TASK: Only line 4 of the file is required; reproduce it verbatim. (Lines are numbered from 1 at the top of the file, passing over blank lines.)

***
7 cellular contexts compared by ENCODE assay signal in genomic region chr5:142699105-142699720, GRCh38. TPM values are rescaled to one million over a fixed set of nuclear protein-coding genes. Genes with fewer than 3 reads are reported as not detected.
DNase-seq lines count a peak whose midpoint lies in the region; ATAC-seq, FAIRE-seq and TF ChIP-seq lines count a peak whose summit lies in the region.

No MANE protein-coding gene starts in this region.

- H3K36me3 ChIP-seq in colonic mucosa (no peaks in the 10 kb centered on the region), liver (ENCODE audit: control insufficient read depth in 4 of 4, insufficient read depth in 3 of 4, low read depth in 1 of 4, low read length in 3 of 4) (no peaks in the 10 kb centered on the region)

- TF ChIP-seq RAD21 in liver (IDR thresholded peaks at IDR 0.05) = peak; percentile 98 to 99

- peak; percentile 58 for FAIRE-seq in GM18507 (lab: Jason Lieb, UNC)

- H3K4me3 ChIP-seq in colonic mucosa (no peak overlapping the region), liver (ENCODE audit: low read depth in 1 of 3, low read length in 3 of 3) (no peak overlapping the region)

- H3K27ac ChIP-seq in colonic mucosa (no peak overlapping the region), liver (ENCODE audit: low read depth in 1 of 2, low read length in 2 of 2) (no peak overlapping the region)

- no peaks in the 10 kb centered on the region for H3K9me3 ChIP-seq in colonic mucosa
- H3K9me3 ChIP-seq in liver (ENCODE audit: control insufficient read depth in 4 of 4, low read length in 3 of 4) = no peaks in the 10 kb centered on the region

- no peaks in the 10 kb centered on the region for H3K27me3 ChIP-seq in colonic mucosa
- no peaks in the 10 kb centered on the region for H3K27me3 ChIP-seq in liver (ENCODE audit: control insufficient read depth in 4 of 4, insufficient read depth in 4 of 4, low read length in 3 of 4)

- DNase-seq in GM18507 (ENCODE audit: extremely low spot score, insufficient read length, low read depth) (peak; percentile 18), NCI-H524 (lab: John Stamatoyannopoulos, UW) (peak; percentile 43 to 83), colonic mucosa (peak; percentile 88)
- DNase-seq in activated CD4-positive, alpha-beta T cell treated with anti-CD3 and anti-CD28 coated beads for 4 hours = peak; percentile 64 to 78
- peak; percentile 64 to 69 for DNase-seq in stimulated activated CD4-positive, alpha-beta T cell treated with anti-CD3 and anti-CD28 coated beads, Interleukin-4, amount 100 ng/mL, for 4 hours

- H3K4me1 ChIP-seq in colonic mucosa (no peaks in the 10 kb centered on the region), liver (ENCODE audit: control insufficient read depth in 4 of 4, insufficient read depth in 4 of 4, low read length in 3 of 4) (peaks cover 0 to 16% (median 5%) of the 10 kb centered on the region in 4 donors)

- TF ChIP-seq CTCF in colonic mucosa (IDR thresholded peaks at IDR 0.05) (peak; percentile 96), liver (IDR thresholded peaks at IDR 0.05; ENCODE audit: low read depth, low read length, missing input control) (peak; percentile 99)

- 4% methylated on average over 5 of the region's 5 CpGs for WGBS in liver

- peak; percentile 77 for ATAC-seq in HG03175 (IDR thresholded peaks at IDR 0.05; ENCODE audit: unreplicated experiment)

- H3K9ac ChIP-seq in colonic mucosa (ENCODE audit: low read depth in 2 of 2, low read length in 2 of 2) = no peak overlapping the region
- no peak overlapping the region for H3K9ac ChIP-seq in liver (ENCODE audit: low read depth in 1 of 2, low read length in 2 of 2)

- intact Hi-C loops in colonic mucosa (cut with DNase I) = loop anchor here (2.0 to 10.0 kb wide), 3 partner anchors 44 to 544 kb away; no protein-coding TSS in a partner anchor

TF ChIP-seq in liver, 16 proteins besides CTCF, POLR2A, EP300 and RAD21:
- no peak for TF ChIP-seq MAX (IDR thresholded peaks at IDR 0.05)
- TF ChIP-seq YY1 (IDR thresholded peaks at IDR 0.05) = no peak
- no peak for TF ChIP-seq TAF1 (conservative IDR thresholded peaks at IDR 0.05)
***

- H3K36me3 ChIP-seq in colonic mucosa (no peaks in the 10 kb centered on the region), liver (ENCODE audit: control insufficient read depth in 4 of 4, insufficient read depth in 3 of 4, low read depth in 1 of 4, low read length in 3 of 4) (no peaks in the 10 kb centered on the region)